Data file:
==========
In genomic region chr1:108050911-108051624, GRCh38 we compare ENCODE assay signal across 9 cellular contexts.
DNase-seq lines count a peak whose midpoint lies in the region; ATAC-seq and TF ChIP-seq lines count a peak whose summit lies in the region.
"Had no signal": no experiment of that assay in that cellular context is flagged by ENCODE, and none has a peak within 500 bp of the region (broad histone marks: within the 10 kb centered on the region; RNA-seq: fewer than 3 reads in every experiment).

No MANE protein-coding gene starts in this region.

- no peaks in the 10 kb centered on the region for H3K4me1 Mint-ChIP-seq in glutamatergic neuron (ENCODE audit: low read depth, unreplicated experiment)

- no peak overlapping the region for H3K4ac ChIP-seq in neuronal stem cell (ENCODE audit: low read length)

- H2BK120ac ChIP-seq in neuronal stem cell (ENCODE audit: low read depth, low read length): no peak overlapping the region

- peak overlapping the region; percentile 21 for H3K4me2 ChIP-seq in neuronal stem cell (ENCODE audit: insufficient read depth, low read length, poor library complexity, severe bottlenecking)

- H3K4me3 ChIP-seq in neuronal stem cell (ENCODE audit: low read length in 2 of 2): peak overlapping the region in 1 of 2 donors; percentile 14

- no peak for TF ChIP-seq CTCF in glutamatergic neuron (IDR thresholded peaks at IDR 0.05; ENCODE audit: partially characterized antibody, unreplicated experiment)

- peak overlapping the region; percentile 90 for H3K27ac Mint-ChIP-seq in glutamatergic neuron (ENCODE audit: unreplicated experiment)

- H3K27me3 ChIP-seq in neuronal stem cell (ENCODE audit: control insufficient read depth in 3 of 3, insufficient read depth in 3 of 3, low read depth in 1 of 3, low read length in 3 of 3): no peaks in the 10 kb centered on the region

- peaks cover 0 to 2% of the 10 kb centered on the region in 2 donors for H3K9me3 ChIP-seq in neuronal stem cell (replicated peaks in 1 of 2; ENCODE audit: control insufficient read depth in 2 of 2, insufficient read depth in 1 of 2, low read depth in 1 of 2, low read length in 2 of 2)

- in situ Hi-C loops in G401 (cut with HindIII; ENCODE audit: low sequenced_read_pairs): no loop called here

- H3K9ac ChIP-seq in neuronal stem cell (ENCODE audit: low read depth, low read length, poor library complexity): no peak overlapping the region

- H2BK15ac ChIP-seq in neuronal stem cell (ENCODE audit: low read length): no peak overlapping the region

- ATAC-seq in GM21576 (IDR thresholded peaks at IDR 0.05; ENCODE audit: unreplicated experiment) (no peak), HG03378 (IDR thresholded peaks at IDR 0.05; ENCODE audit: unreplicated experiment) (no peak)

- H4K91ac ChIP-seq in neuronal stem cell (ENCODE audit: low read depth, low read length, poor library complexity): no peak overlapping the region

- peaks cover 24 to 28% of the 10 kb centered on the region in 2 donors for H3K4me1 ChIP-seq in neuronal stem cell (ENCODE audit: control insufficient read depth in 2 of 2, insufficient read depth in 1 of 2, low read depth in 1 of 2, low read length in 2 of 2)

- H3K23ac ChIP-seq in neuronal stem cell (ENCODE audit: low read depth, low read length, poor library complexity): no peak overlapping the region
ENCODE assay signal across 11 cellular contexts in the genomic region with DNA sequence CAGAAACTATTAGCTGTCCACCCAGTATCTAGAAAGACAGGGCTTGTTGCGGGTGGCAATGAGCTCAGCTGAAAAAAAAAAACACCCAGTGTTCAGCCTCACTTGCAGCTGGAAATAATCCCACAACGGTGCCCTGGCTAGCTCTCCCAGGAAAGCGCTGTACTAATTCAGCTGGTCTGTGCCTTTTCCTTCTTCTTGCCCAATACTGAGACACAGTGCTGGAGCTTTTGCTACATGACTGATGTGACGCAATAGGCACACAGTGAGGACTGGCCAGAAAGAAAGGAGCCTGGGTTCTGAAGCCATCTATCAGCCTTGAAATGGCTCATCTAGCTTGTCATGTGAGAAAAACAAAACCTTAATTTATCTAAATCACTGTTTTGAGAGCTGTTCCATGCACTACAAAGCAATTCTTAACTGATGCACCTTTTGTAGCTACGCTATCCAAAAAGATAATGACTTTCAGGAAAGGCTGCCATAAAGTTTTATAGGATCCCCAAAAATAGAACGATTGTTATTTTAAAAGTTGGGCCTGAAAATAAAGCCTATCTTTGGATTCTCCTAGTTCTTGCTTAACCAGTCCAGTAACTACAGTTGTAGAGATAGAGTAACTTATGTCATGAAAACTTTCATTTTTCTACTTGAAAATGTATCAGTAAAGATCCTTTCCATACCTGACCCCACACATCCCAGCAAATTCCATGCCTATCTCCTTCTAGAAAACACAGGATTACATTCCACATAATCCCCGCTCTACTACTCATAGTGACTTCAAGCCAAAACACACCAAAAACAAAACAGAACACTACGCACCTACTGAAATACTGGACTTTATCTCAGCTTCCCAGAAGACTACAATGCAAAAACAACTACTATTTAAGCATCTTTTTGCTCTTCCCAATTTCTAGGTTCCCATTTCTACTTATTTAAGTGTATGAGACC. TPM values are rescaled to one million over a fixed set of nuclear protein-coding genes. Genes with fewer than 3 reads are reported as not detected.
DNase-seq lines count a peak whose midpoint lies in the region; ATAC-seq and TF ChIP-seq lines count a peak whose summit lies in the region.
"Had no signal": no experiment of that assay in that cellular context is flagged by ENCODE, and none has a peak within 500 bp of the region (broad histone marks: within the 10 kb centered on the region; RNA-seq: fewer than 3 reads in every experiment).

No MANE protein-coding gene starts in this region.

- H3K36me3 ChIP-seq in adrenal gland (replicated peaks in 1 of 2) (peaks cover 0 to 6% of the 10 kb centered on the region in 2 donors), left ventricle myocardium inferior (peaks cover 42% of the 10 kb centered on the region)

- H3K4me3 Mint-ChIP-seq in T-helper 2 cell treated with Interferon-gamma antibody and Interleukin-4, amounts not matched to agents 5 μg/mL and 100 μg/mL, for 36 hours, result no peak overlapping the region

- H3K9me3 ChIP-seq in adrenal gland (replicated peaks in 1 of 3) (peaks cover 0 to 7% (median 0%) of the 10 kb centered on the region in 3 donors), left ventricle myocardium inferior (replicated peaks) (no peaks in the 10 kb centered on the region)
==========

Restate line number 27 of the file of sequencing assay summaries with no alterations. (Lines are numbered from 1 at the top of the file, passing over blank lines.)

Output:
- H3K9me3 ChIP-seq in adrenal gland (replicated peaks in 1 of 3) (peaks cover 0 to 7% (median 0%) of the 10 kb centered on the region in 3 donors), left ventricle myocardium inferior (replicated peaks) (no peaks in the 10 kb centered on the region)